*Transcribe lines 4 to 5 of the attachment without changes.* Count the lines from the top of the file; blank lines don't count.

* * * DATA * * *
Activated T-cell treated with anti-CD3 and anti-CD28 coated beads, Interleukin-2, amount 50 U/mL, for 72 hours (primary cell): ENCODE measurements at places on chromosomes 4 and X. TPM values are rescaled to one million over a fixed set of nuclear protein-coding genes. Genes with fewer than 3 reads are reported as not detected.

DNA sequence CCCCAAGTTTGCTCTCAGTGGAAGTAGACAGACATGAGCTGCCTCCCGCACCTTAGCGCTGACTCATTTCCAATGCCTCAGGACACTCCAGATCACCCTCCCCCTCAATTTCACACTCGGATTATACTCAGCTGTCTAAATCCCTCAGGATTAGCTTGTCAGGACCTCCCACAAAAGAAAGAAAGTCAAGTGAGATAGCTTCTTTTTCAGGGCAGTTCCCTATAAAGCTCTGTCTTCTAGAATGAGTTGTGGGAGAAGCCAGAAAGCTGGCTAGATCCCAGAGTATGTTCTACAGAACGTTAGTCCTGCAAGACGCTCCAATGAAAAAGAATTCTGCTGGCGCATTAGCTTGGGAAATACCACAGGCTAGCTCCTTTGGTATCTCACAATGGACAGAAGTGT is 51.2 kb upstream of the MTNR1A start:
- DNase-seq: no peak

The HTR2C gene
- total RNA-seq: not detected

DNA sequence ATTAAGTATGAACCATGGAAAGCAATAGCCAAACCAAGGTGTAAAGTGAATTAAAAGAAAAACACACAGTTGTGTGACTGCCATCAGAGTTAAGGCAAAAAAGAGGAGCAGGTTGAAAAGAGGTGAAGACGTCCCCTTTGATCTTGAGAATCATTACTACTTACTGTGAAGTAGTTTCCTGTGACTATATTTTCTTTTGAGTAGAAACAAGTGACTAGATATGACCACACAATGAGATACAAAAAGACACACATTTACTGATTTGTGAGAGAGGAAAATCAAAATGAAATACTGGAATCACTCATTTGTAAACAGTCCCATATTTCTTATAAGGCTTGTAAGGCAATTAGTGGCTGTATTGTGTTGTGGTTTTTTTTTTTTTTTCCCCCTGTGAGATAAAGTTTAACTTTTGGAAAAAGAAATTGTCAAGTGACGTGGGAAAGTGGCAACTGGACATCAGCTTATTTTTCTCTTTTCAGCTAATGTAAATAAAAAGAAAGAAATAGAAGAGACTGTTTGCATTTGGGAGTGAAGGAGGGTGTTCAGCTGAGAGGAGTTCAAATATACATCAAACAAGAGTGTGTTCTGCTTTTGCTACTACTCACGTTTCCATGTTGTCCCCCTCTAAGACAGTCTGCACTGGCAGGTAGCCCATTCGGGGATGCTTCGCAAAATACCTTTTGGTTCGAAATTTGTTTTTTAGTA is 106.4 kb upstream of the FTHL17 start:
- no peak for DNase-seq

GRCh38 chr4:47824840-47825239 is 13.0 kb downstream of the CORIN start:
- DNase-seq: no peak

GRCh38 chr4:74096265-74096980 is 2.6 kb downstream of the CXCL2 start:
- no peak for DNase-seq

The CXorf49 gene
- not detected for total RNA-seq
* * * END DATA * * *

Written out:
The HTR2C gene
- total RNA-seq: not detected